In the lead up to Anzac Day on 25 April, the thoughts of many Australians often turn to members of their own family who served during the First World War. The Australian War Memorial's databases hold a rich source of detail for families who may want to learn more about the service of their relative.
A unique and remarkable ceremony of Australian national significance will be conducted in France on 19 July 2010. It will be the culmination of the long search for those killed, and whose bodies were never recovered, in the disastrous Battle of Fromelles in French Flanders 94 years ago. Now discovered, 250 bodies are finally being laid to rest in the specially constructed Fromelles Pheasant Wood Military Cemetery.
It has been a year since the first blog entry went up about Marthe Gylbert and her letter. In this time, with the help of some very generous people, I have been able to discover much about Marthe and her wonderful love letter. If you have not seen the previous blog entries, they can be found here and here.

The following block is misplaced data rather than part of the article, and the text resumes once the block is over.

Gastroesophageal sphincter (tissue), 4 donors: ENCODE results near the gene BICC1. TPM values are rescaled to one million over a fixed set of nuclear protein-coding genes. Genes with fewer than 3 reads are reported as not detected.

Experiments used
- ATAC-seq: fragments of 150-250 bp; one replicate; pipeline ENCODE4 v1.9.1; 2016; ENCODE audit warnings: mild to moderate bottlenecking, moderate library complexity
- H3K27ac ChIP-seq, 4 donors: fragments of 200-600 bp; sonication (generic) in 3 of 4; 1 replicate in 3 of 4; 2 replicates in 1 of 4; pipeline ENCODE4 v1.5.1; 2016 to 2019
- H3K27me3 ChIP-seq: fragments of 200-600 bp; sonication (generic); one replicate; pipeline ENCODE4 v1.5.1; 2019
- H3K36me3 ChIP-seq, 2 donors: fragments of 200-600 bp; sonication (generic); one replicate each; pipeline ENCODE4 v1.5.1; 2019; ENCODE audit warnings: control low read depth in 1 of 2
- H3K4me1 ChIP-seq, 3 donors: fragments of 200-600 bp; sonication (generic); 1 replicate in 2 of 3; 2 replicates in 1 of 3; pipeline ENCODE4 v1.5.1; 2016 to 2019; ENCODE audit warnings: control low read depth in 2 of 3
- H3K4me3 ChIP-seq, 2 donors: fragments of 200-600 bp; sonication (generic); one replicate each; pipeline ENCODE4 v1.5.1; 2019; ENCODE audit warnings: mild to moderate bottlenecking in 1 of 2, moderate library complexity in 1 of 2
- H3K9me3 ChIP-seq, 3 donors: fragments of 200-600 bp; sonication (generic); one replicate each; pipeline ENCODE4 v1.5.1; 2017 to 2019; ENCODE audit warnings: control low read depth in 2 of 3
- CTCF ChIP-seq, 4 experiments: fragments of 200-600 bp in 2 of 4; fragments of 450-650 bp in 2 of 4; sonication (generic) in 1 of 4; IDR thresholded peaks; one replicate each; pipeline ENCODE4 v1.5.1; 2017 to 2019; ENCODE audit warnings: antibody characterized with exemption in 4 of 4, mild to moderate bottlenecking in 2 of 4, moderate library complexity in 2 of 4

In 1944, Yvonne Jobling was a schoolgirl studying shorthand. Every evening at her home in Geelong, Victoria, she practiced her shorthand by listening to the radio. On Friday, 17 March 1944, she happened to be listening to the short-wave broadcast of Radio Tokyo, and heard messages from Australian prisoners of war.
There was movement in the Research Centre yesterday afternoon as news spread about a momentous event in the history of the AWM4 First World War unit war diaries digitisation project. For those who have been involved in this project, space was not an issue as we crammed into the digitisation room to witness the scanning of the final page at 2pm on 5 January 2010.
“’Rock Around the Clock’ took the place by storm,” recalls Doug Lewin. “People in Butterworth and Penang loved it.”
This was 1956 and the global hit by “Bill Haley and the Comets” was broadcast through a small radio station set up by the men of RAAF No. 2 Construction Squadron at Butterworth in Malaysia. The squadron was there to construct an airfield strip in Butterworth for the British during the Malayan Emergency. They were housed in a camp of Attap huts next to the construction site, and rock was sourced from a quarry about 5 miles away.